“When we attempt to exercise power or control over someone else, we cannot avoid giving that person the very same power or control over us.”
According to convention, I am not simply what I am doing now. I am also what I have done, and my conventionally edited version of my past is made to seem almost more the real “me” than what I am at this moment. For what I am seems so fleeting and intangible, but what I was is fixed and final. It is the firm basis for predictions of what I will be in the future, and so it comes about that I am more closely identified with what no longer exists than with what actually is!Highlighted by 48 Kindle customers
To be free from convention is not to spurn it but not to be deceived by it. It is to be able to use it as an instrument instead of being used by it.Highlighted by 41 Kindle customers
Taoism concerns itself with unconventional knowledge, with the understanding of life directly, instead of in the abstract, linear terms of representational thinking.Highlighted by 41 Kindle customers
The idea is not to reduce the human mind to a moronic vacuity, but to bring into play its innate and spontaneous intelligence by using it without forcing it.Highlighted by 33 Kindle customers
wu-hsin,q literally “no-mind,” which is to say un-self-consciousness. It is a state of wholeness in which the mind functions freely and easily, without the sensation of a second mind or ego standing over it with a club.Highlighted by 33 Kindle customers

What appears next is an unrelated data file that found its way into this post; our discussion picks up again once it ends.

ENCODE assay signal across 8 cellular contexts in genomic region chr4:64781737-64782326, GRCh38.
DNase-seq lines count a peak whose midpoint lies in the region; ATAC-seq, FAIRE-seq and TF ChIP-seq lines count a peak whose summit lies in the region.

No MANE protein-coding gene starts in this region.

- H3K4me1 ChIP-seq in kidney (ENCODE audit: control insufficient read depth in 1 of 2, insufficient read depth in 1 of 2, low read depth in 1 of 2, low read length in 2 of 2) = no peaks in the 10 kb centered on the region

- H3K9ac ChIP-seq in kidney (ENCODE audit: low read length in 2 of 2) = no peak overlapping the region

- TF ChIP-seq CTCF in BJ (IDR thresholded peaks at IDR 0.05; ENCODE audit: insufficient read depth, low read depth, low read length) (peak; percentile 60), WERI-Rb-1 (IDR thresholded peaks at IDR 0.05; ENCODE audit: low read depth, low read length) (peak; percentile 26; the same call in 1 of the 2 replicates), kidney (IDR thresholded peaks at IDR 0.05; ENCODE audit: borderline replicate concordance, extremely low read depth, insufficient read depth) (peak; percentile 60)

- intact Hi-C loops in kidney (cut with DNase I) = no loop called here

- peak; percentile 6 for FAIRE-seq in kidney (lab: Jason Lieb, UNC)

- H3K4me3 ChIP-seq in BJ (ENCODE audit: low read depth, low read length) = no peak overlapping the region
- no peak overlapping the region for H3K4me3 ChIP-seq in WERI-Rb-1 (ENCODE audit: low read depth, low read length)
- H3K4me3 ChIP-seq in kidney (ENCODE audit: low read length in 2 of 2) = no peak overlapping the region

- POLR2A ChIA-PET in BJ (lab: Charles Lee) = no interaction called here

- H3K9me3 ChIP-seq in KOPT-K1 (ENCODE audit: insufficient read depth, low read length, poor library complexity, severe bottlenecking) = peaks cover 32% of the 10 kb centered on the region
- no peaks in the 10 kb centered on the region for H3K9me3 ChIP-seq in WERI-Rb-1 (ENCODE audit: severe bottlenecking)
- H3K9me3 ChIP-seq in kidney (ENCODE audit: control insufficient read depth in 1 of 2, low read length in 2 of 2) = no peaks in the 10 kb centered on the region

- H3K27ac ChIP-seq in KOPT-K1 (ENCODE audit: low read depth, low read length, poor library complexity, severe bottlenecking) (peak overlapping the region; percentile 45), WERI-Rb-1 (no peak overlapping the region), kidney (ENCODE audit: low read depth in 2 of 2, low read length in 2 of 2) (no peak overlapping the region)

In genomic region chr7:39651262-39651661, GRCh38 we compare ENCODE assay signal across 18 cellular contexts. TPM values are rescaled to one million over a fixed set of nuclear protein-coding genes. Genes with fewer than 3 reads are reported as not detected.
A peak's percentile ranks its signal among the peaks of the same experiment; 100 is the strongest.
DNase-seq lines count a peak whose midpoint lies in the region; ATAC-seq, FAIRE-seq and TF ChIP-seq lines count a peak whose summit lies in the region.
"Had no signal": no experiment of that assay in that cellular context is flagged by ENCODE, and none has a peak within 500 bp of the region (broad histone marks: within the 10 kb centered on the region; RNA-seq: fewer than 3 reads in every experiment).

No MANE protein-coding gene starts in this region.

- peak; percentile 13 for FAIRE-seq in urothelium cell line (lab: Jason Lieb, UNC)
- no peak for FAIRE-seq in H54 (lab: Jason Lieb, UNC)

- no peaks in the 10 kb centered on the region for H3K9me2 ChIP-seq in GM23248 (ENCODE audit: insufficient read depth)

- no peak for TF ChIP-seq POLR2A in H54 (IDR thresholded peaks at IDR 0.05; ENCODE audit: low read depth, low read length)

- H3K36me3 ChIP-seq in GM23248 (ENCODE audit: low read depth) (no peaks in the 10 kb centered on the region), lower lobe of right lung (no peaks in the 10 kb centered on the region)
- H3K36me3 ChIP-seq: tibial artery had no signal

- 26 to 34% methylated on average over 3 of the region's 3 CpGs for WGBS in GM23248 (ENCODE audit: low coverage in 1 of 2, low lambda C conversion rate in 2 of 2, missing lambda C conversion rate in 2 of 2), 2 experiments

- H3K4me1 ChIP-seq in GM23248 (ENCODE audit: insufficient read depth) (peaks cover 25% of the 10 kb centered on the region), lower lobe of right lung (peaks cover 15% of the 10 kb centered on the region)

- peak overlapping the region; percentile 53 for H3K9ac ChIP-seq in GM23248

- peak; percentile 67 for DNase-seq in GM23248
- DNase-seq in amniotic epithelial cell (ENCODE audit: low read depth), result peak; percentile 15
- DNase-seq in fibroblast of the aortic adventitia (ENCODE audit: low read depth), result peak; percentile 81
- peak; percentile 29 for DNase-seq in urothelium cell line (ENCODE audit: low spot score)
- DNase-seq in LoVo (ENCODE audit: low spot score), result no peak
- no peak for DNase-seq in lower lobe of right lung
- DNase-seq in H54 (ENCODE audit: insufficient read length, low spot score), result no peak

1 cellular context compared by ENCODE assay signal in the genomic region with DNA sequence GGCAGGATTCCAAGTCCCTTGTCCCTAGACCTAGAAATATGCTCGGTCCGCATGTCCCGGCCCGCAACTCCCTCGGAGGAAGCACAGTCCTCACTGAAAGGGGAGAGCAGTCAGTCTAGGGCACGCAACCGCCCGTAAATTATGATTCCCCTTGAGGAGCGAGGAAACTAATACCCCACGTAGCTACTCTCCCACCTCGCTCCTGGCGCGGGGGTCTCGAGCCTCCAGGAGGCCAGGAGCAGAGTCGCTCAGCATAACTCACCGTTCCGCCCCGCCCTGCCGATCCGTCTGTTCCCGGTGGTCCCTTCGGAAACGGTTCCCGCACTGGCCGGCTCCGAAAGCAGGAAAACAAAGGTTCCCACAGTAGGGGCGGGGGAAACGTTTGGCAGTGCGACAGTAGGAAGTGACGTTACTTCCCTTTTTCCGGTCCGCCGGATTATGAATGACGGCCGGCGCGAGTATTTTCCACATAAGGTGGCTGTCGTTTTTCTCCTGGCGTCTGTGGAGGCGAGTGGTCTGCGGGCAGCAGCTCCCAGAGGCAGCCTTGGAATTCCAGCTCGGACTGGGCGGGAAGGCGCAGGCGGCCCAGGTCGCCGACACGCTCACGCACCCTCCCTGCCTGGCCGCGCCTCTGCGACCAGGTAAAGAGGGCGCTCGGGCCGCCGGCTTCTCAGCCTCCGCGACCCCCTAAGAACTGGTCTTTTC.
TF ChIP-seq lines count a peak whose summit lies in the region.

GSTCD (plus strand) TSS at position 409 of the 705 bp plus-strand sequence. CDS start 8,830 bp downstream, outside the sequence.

Reasonable–that is, human–men will always be capable of compromise, but men who have dehumanized themselves by becoming the blind worshipers of an idea or an ideal are fanatics whose devotion to abstractions makes them the enemies of life.Highlighted by 32 Kindle customers
In English the differences between things and actions are clearly, if not always logically, distinguished, but a great number of Chinese words do duty for both nouns and verbs–so that one who thinks in Chinese has little difficulty in seeing that objects are also events, that our world is a collection of processes rather than entities.Highlighted by 31 Kindle customers
It is fundamental to every school of Buddhism that there is no ego, no enduring entity which is the constant subject of our changing experiences. For the ego exists in an abstract sense alone, being an abstraction from memory, somewhat like the illusory circle of fire made by a whirling torch.Highlighted by 30 Kindle customers
The anitya doctrine is, again, not quite the simple assertion that the world is impermanent, but rather that the more one grasps at the world, the more it changes.Highlighted by 28 Kindle customers
But in Zen, and in other schools of the Mahayana, it is often taken in a more figurative way, as that the process of rebirth is from moment to moment, so that one is being reborn so long as one identifies himself with a continuing ego which reincarnates itself afresh at each moment of time.Highlighted by 23 Kindle customers
List of Illustrations
The Pronunciation of Chinese Words
I. Part One: Background and History
1. The Philosophy of the Tao
2. The Origins of Buddhism
3. Mahayana Buddhism
4. The Rise and Development of Zen
II. Part Two: Principles and Practice
1. "Empty and Marvelous"
2. "Sitting Quietly, Doing Nothing"
3. Za-zen and the Koan
4. Zen in the Arts
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